The Ministry for the Environment released the first public update on progress to slash emissions from core government agencies on Tuesday, as part of the Government’s mission to reach carbon neutrality by mid-2025.
As part of the Carbon Neutral Government Programme, 39 departments and agencies will provide regular updates on their greenhouse gas pollution. Collectively, the core public sector has pledged to cut gross emissions by 22 percent by the middle of the decade and 42 percent by 2030.
Any emissions that remain from 2025 onwards will have to be offset. The mechanism for doing this hasn’t yet been sorted out, though Newsroom reported in April 2022 that officials were looking into planting trees on Crown land as part of the effort.
The progress dashboard shows the Government is well on its way to meeting the target, with agencies having slashed emissions by 19 percent from their respective base years as of mid-2022.
However, more than half of the reduction came from a decline in air travel due to Covid-19 restrictions.
Climate Change Minister James Shaw said this wasn’t expected to last in next year’s reporting.
“I think you’re going to see that bounce back up a wee bit, but I do know that agencies are looking at the lessons that they have been able to take from the Covid shutdown periods and see what they can do to change their operations because I think it did open up new avenues for them that they might not have considered possible otherwise.”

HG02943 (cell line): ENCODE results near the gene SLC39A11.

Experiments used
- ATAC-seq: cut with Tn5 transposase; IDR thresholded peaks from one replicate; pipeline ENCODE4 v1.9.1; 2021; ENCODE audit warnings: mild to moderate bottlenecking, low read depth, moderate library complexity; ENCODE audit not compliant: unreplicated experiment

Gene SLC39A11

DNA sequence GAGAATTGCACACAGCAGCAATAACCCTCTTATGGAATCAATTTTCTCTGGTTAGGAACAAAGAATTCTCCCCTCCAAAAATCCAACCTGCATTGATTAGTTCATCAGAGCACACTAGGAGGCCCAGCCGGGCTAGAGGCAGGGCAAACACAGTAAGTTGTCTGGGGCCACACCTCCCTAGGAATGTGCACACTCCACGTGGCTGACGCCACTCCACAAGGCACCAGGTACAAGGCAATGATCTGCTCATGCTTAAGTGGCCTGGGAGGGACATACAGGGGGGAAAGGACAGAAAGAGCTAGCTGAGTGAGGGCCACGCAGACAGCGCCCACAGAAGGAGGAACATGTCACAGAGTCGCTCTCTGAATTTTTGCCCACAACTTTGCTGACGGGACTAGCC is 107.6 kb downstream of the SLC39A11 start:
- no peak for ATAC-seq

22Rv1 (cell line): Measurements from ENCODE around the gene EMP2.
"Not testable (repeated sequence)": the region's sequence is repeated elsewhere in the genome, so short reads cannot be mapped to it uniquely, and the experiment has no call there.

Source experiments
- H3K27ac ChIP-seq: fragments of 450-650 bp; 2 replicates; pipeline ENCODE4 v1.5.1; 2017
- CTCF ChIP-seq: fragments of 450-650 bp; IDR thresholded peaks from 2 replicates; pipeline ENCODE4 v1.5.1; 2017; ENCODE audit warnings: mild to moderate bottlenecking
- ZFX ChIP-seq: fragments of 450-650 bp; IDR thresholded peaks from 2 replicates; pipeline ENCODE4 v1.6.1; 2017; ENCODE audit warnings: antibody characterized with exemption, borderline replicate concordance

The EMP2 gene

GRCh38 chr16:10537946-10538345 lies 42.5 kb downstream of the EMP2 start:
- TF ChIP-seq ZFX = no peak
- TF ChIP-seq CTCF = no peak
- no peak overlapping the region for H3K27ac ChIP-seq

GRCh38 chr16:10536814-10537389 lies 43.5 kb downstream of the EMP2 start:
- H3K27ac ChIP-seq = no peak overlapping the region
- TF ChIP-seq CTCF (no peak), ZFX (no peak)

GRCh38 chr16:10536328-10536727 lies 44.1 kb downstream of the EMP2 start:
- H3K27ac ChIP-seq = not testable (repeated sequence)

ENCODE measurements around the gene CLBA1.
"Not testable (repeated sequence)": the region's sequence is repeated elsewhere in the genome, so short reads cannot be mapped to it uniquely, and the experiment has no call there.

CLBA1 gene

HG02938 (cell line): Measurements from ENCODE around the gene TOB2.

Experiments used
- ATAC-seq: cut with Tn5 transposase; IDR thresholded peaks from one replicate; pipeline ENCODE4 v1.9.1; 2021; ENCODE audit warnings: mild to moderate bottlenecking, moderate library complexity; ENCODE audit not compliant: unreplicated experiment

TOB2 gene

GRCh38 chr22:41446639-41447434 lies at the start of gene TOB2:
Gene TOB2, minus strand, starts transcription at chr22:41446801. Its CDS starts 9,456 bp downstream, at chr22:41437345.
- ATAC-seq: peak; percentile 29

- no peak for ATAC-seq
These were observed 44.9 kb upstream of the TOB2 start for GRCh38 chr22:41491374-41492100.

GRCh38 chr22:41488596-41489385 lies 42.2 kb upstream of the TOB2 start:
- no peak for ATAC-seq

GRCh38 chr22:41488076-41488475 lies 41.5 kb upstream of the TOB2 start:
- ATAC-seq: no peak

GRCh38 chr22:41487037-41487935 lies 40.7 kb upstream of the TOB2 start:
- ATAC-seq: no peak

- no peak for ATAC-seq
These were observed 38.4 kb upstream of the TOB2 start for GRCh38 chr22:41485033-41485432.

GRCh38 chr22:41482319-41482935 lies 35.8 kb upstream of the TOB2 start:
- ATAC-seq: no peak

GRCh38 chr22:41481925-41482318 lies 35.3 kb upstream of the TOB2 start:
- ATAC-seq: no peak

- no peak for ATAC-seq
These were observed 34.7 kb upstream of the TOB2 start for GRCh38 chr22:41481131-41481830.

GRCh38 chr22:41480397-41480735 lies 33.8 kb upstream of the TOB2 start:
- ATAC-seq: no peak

Some of the reductions that will stick include the replacement of coal boilers in hospitals and schools, the electrification of vehicle fleets and energy efficiency measures. The only major risk identified in the report was the replacement of a coal boiler at Burnham Military Camp, which is set to run “significantly over budget”.
“[The Energy Efficiency and Conservation Authority] and NZDF are working to resolve this given the commitment to remove all coal boilers from the state sector by 2025.”
However, the Defence Force did see gross emissions fall 20 percent between 2016/17 and 2021/22, largely due to less transport demand during Covid-19. It is the largest emitter of the agencies that reported their emissions on Tuesday, but the education and health sectors were excluded. The second and third largest emitters, police and the Department of Corrections, saw reductions of just 2 and 4 percent, respectively.
Shaw wouldn’t guarantee the public sector would meet the 22 and 42 percent targets, particularly with just two years to go until the first one is due.
“It is going to be tough to meet and they’ve been advising us that it’s tough to meet. But we’re working very hard on it and you saw us the other day announce that we’re going to be taking all of the last remaining coal boilers out of our hospitals and out of our tertiary institutions,” he said.
“We’ve got now very good pickup in the EV fleet after a bit of a slow start. So we are making progress.”
As of December 2022, battery electric vehicles and plug-in hybrids make up more than one in 10 government cars – up from 4.4 percent a year prior and 1.6 percent when the carbon neutral public sector pledge was made. By mid-2025, 41.4 percent of the fleet is projected to be electric.